From “Why cooking counts” (Eurekalert, 7-Nov-2011), we learn more about the thesis:
In a first-of-its kind study, Harvard researchers have shown that cooked meat provides more energy than raw meat, a finding that suggests humans are biologically adapted to take advantage of the benefits of cooking, and that cooking played a key role in driving the evolution of man from an ape-like creature into one more closely resembling modern humans.
Though early humans were eating meat as early as 2.5 million years ago, without the ability to control fire, any meat in their diet was raw, and probably pounded using primitive stone tools. Approximately 1.9 million years ago, however, a sudden change occurred. The bodies of early humans grew larger. Their brains increased in size and complexity. Adaptations for long-distance running appeared.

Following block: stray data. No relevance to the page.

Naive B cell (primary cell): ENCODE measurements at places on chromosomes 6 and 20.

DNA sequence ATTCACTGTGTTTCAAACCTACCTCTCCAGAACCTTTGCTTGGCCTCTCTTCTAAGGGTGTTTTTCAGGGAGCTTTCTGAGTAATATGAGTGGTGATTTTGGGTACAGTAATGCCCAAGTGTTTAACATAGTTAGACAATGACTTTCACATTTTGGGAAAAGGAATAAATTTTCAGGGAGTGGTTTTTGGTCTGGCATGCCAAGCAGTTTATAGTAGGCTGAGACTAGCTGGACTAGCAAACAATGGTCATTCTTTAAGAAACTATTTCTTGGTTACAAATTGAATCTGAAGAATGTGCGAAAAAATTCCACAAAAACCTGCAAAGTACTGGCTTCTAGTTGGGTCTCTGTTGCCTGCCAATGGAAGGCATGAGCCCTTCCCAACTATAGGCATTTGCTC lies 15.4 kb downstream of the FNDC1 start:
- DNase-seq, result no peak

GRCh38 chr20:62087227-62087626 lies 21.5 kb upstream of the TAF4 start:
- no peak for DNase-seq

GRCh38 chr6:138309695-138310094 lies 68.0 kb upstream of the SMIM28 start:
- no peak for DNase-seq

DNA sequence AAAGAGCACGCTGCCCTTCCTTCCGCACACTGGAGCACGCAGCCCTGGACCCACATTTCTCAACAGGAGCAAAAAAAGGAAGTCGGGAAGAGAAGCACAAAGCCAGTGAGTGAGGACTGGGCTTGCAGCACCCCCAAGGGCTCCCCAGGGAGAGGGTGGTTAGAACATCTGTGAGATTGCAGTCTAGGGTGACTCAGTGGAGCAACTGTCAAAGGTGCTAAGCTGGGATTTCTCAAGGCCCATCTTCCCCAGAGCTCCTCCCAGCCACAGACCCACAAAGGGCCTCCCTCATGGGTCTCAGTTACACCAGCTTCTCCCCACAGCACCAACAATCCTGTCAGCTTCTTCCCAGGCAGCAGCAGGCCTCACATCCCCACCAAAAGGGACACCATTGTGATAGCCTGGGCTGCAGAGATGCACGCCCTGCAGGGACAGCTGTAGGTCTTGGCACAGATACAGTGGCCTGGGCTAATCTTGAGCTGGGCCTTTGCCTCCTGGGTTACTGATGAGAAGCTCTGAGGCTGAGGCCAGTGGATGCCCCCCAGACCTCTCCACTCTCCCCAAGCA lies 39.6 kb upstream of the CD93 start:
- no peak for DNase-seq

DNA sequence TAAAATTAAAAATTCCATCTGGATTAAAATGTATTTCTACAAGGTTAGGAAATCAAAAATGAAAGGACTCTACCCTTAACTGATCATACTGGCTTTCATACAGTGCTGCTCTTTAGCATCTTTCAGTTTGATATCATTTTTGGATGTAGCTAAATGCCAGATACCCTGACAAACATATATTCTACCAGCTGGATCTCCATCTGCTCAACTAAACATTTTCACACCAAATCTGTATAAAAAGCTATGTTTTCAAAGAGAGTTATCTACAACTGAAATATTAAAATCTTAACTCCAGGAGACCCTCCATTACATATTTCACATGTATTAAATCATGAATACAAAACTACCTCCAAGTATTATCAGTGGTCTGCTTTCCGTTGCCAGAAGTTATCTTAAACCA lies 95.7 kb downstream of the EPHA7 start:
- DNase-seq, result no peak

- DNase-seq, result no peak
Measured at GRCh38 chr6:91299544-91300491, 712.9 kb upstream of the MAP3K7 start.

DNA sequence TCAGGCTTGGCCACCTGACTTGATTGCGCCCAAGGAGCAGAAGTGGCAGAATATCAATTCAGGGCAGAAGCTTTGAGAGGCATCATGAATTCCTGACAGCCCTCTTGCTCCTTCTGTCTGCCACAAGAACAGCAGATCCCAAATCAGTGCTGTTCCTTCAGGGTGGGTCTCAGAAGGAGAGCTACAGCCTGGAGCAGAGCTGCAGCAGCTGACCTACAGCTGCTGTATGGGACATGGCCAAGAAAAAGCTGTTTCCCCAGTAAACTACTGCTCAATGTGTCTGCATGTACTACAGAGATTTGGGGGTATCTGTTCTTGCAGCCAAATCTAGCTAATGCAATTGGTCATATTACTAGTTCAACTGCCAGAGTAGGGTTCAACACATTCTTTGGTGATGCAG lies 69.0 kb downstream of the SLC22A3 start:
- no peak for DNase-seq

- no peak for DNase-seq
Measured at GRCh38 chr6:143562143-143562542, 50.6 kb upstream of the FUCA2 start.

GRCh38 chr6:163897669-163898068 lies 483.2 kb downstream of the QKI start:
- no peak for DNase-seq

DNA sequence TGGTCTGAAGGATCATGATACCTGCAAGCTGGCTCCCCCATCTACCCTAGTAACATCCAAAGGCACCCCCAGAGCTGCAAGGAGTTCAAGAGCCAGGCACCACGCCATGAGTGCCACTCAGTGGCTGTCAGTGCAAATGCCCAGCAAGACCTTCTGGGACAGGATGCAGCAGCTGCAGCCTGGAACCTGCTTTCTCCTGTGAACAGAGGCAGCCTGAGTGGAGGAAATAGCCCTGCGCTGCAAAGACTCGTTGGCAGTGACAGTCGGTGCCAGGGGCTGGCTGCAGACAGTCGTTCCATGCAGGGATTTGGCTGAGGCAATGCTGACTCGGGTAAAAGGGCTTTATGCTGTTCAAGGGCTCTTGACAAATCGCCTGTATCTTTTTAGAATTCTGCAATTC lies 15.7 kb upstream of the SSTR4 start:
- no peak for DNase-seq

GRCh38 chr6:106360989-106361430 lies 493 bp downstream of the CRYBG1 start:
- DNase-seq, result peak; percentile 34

Though earlier theories suggested the changes were the product of increased meat in their diet, Carmody’s research points to another possible hypothesis – that cooking provided early humans with more energy, allowing for such energetically-costly evolutionary changes.
Of course, there is a huge assumption here: That cooking drove the changes, as opposed to being itself one of them – which is more likely.
See also: Were people cooking two million years ago?